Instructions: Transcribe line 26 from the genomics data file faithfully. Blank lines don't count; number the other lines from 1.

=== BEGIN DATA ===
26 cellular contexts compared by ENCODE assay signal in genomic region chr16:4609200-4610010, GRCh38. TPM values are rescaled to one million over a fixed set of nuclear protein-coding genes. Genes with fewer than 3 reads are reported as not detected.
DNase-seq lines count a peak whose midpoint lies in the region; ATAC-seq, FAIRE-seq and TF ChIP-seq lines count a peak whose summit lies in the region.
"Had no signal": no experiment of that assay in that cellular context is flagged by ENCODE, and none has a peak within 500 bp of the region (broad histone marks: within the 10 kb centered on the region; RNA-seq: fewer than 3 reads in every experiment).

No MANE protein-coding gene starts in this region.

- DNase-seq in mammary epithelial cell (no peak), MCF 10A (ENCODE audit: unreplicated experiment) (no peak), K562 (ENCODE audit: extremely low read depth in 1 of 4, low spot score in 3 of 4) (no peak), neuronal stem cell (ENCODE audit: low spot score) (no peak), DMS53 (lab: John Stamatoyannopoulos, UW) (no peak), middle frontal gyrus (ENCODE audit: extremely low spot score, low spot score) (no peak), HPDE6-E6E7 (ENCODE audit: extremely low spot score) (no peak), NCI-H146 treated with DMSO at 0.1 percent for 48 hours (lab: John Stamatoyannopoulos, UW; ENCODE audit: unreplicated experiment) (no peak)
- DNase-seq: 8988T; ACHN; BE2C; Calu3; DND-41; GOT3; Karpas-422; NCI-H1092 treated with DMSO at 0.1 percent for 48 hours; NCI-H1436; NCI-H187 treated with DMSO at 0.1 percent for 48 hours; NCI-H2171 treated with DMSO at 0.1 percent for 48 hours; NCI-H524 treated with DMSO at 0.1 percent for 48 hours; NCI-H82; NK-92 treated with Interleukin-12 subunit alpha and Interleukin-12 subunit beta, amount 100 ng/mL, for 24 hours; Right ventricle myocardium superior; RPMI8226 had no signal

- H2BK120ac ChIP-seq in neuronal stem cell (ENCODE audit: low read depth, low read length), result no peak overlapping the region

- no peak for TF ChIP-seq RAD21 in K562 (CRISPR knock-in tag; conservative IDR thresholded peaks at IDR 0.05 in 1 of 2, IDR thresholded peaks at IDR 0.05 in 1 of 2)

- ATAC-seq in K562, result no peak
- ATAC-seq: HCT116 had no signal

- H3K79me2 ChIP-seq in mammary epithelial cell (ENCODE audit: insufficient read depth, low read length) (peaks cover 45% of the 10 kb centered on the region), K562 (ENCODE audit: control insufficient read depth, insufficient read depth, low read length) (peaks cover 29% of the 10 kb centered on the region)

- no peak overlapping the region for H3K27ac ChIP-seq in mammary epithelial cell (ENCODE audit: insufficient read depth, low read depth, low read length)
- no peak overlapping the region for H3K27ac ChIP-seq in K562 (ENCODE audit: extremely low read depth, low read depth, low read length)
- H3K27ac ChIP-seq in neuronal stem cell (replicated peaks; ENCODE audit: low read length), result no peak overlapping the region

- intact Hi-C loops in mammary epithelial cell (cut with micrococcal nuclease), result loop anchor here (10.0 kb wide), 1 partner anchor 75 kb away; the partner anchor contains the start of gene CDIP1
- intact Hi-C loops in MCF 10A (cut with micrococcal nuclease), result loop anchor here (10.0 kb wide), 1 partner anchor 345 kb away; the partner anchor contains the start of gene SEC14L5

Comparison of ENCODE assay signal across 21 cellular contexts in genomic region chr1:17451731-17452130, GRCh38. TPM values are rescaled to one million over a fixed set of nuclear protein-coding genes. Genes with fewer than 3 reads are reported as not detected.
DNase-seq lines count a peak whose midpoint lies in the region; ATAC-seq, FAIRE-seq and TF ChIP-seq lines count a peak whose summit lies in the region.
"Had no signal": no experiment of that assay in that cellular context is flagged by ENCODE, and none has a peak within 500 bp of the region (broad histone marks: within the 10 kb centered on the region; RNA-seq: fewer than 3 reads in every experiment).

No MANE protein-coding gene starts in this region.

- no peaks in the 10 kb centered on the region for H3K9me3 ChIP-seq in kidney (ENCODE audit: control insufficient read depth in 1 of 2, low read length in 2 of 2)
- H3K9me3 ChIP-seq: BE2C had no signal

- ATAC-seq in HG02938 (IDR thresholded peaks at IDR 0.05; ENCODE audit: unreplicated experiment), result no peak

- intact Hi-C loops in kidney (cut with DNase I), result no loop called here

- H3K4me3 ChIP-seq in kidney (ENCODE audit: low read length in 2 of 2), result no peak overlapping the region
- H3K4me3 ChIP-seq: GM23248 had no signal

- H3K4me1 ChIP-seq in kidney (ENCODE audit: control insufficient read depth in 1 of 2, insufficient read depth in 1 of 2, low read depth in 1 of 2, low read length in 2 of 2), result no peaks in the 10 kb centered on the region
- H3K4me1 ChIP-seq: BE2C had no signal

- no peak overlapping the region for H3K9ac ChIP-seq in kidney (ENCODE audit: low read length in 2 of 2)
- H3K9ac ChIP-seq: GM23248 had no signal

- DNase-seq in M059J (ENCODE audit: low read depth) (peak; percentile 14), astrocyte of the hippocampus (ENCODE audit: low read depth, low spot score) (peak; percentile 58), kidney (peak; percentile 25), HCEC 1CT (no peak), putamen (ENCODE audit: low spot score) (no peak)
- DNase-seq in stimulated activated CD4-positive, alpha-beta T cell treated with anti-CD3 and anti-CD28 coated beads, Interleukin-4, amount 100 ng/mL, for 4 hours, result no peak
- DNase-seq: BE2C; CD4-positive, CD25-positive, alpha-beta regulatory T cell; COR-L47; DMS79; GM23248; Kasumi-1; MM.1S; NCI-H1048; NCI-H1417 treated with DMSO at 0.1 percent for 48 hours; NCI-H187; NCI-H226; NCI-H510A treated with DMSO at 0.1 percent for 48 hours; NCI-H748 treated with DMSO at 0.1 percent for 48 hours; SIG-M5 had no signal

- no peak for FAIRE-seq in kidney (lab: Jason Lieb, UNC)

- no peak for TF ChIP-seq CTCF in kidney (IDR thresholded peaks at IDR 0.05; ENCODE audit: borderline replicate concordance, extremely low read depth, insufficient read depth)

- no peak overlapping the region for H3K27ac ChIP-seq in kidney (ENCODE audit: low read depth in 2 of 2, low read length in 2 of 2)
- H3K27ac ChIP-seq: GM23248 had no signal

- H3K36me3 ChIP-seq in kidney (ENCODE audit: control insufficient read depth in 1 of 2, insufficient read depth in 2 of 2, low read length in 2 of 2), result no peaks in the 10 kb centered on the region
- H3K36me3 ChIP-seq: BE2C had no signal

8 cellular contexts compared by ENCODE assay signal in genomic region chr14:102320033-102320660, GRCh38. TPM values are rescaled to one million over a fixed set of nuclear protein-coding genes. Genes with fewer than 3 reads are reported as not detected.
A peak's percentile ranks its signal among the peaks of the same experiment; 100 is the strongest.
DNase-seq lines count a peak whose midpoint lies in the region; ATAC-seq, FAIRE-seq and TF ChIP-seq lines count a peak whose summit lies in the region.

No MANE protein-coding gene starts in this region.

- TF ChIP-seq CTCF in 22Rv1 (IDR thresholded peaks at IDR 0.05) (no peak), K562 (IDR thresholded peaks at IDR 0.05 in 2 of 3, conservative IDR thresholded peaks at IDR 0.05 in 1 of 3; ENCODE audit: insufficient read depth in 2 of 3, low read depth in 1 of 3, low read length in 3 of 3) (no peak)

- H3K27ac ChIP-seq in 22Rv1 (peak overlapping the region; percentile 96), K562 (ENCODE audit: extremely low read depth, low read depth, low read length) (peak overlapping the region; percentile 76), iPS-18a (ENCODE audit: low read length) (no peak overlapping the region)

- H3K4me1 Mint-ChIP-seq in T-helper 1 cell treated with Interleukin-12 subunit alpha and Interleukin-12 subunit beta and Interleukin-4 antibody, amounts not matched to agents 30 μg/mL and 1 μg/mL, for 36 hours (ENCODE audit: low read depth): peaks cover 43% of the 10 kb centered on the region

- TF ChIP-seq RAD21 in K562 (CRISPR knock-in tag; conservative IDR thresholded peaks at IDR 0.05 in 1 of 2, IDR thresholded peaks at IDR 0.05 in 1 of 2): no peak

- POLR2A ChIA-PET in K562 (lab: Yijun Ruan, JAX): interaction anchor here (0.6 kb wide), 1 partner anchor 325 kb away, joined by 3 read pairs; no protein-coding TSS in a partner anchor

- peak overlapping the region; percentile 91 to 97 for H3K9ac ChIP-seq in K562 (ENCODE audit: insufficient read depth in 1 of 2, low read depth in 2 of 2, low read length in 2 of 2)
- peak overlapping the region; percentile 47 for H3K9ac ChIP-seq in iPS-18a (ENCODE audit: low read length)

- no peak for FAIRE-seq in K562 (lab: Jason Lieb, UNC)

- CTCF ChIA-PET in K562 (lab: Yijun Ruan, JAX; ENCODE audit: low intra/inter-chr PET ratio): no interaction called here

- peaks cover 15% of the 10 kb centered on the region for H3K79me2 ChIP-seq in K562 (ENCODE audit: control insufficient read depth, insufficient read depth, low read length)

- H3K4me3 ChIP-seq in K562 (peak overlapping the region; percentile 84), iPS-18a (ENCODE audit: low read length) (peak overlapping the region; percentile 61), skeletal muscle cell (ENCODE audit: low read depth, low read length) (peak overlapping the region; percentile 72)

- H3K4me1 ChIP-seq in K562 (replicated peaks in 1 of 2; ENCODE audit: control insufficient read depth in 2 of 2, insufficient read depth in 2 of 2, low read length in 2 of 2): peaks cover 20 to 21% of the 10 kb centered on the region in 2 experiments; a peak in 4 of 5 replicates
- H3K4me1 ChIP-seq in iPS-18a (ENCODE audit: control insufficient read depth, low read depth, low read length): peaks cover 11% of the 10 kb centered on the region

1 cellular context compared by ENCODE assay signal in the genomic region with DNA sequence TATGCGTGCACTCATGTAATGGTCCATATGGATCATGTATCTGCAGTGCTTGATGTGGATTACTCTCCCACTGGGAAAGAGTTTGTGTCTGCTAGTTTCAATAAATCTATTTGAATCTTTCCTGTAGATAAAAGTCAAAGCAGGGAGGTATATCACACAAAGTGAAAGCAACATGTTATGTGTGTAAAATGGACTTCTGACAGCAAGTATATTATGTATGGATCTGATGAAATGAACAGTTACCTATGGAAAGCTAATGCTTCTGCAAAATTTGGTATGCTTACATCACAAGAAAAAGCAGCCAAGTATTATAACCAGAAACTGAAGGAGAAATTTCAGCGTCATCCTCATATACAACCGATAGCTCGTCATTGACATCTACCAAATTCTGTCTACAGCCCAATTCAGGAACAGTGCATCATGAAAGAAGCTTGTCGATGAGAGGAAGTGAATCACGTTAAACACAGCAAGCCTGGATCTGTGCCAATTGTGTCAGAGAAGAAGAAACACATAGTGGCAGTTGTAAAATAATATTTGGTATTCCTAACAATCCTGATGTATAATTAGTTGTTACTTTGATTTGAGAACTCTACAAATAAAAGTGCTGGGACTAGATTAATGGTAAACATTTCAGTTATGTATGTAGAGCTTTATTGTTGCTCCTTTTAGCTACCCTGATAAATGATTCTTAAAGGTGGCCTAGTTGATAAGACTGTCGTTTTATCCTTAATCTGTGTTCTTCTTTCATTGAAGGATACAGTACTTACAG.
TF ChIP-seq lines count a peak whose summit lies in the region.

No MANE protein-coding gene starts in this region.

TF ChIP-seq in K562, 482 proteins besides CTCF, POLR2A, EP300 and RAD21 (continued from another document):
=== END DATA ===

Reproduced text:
- H3K4me3 ChIP-seq: GM23248 had no signal